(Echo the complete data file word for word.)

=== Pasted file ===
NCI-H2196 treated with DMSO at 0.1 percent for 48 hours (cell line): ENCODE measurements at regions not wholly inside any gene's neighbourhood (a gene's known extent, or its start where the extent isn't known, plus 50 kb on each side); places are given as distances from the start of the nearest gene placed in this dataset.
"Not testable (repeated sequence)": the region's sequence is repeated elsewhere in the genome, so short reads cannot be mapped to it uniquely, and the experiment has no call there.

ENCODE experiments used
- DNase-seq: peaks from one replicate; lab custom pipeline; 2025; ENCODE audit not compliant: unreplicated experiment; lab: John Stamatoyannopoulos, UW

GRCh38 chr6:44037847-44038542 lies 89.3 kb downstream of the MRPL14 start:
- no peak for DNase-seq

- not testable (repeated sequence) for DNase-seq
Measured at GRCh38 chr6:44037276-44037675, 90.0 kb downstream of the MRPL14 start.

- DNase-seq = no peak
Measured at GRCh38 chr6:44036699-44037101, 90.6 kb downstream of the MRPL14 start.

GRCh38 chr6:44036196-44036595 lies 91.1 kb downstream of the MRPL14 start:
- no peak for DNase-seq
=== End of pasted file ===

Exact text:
NCI-H2196 treated with DMSO at 0.1 percent for 48 hours (cell line): ENCODE measurements at regions not wholly inside any gene's neighbourhood (a gene's known extent, or its start where the extent isn't known, plus 50 kb on each side); places are given as distances from the start of the nearest gene placed in this dataset.
"Not testable (repeated sequence)": the region's sequence is repeated elsewhere in the genome, so short reads cannot be mapped to it uniquely, and the experiment has no call there.

ENCODE experiments used
- DNase-seq: peaks from one replicate; lab custom pipeline; 2025; ENCODE audit not compliant: unreplicated experiment; lab: John Stamatoyannopoulos, UW

GRCh38 chr6:44037847-44038542 lies 89.3 kb downstream of the MRPL14 start:
- no peak for DNase-seq

- not testable (repeated sequence) for DNase-seq
Measured at GRCh38 chr6:44037276-44037675, 90.0 kb downstream of the MRPL14 start.

- DNase-seq = no peak
Measured at GRCh38 chr6:44036699-44037101, 90.6 kb downstream of the MRPL14 start.

GRCh38 chr6:44036196-44036595 lies 91.1 kb downstream of the MRPL14 start:
- no peak for DNase-seq